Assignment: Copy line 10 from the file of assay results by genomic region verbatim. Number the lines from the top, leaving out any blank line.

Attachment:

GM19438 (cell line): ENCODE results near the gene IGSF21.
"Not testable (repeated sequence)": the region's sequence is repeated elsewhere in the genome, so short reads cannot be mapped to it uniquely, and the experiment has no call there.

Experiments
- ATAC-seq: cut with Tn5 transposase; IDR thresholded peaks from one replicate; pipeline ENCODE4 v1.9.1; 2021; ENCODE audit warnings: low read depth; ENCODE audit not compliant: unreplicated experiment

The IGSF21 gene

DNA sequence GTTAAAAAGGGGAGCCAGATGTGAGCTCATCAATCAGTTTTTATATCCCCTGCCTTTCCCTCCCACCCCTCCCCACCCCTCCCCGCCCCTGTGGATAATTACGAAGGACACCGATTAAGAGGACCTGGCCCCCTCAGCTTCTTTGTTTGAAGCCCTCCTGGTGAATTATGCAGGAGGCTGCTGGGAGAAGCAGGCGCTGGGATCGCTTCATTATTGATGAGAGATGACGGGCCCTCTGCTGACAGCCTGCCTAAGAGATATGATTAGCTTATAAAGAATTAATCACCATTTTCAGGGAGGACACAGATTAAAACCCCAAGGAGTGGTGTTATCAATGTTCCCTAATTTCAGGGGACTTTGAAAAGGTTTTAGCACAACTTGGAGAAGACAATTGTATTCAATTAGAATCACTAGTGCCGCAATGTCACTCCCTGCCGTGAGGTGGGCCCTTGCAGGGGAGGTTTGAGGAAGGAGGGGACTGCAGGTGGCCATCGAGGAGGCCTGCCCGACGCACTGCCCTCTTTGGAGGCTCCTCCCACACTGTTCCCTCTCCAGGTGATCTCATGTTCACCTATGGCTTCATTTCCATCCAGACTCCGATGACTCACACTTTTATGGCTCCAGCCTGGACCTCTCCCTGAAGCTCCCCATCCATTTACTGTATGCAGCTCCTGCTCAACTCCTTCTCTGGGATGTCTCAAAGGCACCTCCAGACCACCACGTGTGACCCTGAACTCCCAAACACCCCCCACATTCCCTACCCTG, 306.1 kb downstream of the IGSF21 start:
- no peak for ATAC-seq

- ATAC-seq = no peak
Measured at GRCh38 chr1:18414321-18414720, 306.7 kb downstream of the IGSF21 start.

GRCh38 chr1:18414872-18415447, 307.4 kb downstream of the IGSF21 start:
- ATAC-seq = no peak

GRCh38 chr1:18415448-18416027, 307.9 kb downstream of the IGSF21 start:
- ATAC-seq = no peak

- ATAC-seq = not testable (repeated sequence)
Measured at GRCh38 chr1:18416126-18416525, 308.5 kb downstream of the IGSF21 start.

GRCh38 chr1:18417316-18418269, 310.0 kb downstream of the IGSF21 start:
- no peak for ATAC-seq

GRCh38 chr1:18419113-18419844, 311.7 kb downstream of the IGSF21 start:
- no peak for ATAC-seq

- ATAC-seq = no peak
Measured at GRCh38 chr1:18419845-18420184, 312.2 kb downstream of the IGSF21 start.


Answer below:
GRCh38 chr1:18414872-18415447, 307.4 kb downstream of the IGSF21 start: